About five months ago I was inspired to try "solargraphy" for the first time. I first heard of this kind of photography - making very long pinhole exposures that show the changing position of the sun in the sky over weeks, or months - through the work of Jesús Joglar, and I was further inspired by the river project Johanna Moore did up in Maine. I exchanged some emails with Jesús, who pointed me to some how-to articles from Diego López Calvín, a pioneer in this practice.
The cameras are utterly simple - really any light-tight container will do. I chose aluminum drink cans. I made half of my cameras with the pinhole centered on the can, and half with the pinhole offset by about 20mm, to experiment with a pinhole equivalent of rise and fall camera movements. Each can got a piece of RC photo paper inside, and was sealed up with electrical tape. I placed the first few test cameras in November 2014, and placed about 20 more just before the winter solstice - when the sun is lowest in the sky. It's an interesting problem to find a place to tape up a tin can (securely, for a period of many weeks), where the can will face south (and catch the sun) and frame a potentially interesting subject. I wondered how many of the cameras would still be there when I came back to collect them.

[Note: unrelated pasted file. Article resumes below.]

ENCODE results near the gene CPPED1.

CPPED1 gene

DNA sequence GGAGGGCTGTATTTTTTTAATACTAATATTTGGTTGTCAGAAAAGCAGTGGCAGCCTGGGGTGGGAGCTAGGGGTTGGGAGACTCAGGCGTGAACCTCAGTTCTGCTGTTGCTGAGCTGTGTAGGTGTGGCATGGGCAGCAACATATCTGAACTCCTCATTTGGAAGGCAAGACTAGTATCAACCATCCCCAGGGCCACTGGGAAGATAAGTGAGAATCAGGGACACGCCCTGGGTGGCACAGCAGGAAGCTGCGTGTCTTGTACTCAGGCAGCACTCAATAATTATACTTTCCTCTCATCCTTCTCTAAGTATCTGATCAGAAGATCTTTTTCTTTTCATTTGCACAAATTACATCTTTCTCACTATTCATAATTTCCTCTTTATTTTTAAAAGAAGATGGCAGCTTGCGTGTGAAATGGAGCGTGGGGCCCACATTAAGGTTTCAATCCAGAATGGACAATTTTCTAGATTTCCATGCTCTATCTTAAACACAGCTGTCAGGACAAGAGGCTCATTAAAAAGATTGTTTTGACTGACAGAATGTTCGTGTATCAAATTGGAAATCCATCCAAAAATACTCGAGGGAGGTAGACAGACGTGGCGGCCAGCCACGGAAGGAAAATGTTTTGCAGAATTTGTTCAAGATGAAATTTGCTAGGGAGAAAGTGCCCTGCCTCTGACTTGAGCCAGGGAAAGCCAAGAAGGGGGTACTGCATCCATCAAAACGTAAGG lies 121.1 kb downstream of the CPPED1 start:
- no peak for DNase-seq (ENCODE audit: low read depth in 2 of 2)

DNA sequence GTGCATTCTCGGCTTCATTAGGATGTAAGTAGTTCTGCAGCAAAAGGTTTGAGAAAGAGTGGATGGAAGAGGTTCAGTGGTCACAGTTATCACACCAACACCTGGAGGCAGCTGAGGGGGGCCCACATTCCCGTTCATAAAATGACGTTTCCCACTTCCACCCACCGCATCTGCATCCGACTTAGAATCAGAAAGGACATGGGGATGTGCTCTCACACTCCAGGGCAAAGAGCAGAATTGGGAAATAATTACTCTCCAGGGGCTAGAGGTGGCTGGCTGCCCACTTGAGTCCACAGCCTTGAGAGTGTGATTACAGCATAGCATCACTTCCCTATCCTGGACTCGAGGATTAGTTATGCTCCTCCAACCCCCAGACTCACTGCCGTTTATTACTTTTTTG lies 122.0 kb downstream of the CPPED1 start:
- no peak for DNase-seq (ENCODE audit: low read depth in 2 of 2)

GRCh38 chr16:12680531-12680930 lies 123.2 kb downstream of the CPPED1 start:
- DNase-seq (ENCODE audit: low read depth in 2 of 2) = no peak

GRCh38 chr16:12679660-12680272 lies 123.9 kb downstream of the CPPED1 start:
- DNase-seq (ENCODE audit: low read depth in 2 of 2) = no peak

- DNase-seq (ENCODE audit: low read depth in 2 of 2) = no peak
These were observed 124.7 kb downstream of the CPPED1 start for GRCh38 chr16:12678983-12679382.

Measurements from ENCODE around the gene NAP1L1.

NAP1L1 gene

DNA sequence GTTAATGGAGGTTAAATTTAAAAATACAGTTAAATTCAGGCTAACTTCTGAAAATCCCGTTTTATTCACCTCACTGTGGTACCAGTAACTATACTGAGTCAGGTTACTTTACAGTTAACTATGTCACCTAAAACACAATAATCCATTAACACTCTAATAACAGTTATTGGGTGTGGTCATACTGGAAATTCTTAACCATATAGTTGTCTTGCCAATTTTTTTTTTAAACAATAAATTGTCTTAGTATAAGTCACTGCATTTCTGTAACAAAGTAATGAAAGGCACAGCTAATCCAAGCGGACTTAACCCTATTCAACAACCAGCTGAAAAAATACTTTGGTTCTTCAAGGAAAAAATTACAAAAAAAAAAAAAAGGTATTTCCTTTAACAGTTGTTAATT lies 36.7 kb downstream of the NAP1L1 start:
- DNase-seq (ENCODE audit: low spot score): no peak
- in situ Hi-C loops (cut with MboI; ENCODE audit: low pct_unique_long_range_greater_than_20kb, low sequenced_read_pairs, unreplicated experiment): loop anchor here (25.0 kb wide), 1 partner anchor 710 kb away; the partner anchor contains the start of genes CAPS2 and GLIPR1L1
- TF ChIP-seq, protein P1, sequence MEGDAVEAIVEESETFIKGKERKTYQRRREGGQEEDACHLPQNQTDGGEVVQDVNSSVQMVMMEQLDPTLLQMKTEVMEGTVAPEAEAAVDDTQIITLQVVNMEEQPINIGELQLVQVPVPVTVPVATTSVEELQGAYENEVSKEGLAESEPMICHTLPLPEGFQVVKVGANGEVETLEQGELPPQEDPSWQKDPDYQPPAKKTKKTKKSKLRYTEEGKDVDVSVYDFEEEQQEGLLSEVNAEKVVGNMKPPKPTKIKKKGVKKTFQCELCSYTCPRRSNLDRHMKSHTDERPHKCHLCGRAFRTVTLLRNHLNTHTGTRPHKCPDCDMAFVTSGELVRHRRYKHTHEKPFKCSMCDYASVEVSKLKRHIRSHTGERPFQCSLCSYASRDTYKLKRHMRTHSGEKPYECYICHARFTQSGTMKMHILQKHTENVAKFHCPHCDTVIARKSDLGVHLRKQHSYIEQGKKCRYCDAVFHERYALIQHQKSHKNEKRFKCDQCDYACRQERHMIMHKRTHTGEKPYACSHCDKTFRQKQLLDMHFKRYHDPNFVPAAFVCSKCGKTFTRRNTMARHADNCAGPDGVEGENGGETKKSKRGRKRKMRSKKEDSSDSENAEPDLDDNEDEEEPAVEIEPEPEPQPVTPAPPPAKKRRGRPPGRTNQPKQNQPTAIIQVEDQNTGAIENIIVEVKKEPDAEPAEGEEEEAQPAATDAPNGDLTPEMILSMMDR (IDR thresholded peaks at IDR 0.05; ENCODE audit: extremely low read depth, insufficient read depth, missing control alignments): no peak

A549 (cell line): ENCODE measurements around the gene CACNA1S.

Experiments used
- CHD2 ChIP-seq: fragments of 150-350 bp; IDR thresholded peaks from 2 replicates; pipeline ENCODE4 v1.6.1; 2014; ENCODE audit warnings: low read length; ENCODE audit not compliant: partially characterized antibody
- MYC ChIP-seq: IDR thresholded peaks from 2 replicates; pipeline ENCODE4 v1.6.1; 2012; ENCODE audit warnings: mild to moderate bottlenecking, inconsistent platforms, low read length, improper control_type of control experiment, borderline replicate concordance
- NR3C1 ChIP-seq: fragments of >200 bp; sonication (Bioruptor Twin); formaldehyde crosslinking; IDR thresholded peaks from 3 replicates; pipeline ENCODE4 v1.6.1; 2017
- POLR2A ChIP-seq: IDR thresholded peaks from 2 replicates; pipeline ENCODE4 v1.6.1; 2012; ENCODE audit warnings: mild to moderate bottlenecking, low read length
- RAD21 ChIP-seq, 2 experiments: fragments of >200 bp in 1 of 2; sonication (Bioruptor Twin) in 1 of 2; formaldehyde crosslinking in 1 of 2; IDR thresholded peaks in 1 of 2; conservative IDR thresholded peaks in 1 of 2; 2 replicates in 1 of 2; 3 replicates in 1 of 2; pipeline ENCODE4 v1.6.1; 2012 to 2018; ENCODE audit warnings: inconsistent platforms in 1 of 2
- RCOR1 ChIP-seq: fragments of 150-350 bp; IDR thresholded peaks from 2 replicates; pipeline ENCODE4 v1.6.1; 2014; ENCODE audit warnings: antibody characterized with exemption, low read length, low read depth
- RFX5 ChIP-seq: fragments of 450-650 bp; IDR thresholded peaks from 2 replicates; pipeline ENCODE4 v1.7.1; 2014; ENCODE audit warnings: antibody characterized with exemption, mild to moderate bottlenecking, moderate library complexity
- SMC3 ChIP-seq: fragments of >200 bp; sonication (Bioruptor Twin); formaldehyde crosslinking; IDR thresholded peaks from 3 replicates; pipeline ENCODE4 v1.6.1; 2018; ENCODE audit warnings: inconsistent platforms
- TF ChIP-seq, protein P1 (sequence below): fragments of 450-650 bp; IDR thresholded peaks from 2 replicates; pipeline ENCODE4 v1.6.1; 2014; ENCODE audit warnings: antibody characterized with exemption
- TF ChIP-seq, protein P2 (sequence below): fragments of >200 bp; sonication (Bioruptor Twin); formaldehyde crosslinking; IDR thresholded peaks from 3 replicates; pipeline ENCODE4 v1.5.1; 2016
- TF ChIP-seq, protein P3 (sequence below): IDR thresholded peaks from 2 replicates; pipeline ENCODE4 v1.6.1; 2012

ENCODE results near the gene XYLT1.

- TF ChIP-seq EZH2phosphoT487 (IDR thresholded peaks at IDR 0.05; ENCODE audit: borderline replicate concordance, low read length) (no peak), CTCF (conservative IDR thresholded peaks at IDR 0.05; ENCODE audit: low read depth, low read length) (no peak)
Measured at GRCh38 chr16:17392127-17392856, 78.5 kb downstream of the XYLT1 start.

For me, the hardest part was waiting many weeks to see what the paper might hold. A lot of snow fell, and made it harder to get to some of the cameras, which helped me to leave them alone. By now, I've "harvested" most of them, and the images that were created show what worked and what didn't. It turns out that shifting the pinhole up can be a good idea, and shifting it down, so far, not so good. Using a round can mounted vertically does interesting things with perspective at the edges of the frame. Now... if I put up more cameras quick, maybe I can get in another round before the leaves come in...
More solargraph images can be found in the gallery linked at left.